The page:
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Tuesday, 9 April, 2002, 11:49 GMT 12:49 UK
Analysis: Bush's Israeli dilemma
Colin Powell with Ariel Sharon
Colin Powell will revisit Israel on his current peace tour
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By Jonathan Marcus
BBC US Affairs analyst
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The Bush administration is somewhat schizophrenic in its attitude to the Middle East crisis.

There's no doubt it wants Israel's current offensive in the occupied territories to end.

State Department officials and key cabinet members like Colin Powell clearly believe that a diplomatic solution is the only way forward.

But the cynics who have noted that the Secretary of State has not made Israel his first port of call may be right in thinking that Washington's intention is to give Israel a narrow margin of time in which to wind up its operations on the ground.

President Bush
President Bush: Stepped up calls for withdrawl
This is indicative of the other aspect of the US policy, one probably strongly influenced by the president himself and bolstered by key officials in the Pentagon, who see Israel's actions in large part through the prism of counter-terrorism.

But the Bush administration is clearly united in its view that the violence between Israelis and Palestinians risks undermining wider US goals in the region, notably the effort to construct a new coalition to back future US military action against Iraq.

An administration that took office eager to avoid becoming bogged down in Middle East peace-making has found itself with no alternative but to risk just that.

Strong support

Critics of Israel argue that US pressure on Ariel Sharon should be even greater.

Israel they say should be forced to make concessions. And they point to the impact of the Jewish lobby in Washington as being the principal reason why America holds back.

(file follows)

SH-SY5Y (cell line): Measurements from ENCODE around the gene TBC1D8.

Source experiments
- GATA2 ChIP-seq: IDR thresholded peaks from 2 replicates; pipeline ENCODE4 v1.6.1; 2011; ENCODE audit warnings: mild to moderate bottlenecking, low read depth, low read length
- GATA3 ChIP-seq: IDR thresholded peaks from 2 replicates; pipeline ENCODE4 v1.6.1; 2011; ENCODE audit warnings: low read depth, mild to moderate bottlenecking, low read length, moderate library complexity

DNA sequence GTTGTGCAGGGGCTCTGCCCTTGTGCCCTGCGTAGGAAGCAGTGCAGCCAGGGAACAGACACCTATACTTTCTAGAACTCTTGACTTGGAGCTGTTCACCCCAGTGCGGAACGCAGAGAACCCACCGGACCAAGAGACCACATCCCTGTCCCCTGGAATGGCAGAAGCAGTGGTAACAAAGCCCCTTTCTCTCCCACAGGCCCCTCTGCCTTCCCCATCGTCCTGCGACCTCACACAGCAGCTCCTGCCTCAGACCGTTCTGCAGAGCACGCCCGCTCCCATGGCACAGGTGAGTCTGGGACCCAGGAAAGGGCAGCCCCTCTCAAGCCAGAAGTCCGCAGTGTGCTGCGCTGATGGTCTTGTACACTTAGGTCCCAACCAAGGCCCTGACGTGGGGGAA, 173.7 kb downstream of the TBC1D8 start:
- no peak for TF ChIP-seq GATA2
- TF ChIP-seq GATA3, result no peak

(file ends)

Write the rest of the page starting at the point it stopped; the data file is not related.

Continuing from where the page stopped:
There's no doubting the effectiveness of the Jewish lobby which is well-organised and highly influential with strong contacts on both Capitol Hill and within the White House.


Mr Sharon is going to have to show some willingness to compromise

But its impact is sometimes over-stated. What's significant about the Jewish lobby is that generally it is pushing against an open door; there is strong and widespread support for Israel in the United States which tends to see Israel as an embattled island of democracy in a hostile region.

When the Jewish lobby has sought to oppose steps seen as vital to US security interests in the region, for example its efforts to halt the sale of AWACS aircraft to Saudi Arabia during the Reagan years, it failed.

Need for compromise

Indeed in the wake of the terror attacks of 11 September and the suicide attacks against Israeli civilians, opinion polls suggest that even more Americans identify with Israel's plight.

But Ariel Sharon would be wrong to imagine that this support gives him a free hand. Little is yet known about the casualties or damage inflicted by Israel's current security operations.

Even some Israeli spokesmen have expressed their fears that once the truth is known it could significantly damage Israel's reputation abroad.

Mr Sharon is going to have to show some willingness to compromise on key US demands - like a freeze on settlement activity in the occupied territories.

But it is equally true that if the suicide bombings resume then overt US pressure on Israel will be far less likely.

See also:

08 Apr 02 | Middle East
US steps up pressure on Sharon
09 Apr 02 | Middle East
Israeli troops begin withdrawal
09 Apr 02 | Middle East
Powell to hear Egypt's frustration
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